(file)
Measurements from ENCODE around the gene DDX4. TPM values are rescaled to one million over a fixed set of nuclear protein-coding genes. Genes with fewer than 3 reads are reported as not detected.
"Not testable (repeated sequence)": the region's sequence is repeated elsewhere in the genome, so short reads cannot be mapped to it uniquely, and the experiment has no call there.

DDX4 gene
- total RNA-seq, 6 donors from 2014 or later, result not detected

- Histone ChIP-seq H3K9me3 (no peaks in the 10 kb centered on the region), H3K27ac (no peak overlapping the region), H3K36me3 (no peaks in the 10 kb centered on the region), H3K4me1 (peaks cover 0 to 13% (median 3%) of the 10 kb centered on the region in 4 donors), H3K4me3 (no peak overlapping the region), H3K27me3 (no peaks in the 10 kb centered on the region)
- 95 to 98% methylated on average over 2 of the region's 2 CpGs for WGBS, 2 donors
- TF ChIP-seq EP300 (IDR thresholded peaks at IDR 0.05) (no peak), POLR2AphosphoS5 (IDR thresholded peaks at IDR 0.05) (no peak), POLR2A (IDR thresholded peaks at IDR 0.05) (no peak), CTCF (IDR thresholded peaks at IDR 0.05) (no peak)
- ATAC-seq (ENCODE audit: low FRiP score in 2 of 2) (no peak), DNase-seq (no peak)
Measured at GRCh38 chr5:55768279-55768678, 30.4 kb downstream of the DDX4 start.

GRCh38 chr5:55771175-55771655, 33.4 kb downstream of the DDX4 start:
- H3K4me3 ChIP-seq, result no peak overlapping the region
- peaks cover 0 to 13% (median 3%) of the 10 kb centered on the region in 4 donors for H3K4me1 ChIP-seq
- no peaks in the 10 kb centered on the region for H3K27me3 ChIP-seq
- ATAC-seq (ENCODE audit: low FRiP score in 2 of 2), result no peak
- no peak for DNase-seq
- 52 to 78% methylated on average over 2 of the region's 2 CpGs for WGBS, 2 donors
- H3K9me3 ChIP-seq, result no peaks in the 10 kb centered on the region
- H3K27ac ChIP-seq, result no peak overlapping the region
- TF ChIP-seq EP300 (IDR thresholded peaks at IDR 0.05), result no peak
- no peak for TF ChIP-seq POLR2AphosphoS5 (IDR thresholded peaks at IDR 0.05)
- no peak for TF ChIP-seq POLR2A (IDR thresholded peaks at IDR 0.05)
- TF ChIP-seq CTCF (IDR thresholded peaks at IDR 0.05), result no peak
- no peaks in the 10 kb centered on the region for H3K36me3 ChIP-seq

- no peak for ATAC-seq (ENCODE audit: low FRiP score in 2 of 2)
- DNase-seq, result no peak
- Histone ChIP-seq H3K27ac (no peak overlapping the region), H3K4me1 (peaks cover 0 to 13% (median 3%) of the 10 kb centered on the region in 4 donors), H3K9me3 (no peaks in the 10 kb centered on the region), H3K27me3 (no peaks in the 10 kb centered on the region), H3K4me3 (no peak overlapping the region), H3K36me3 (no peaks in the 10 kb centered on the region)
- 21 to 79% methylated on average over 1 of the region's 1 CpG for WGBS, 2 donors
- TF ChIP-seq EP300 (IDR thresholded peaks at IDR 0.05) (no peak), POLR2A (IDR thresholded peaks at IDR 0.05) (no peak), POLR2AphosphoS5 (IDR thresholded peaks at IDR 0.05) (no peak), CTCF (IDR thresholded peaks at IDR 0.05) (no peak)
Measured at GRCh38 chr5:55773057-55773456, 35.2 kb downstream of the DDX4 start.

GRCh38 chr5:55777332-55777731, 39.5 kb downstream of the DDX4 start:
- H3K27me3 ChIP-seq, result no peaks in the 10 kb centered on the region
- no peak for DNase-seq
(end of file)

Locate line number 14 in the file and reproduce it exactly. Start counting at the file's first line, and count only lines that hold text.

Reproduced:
- ATAC-seq (ENCODE audit: low FRiP score in 2 of 2), result no peak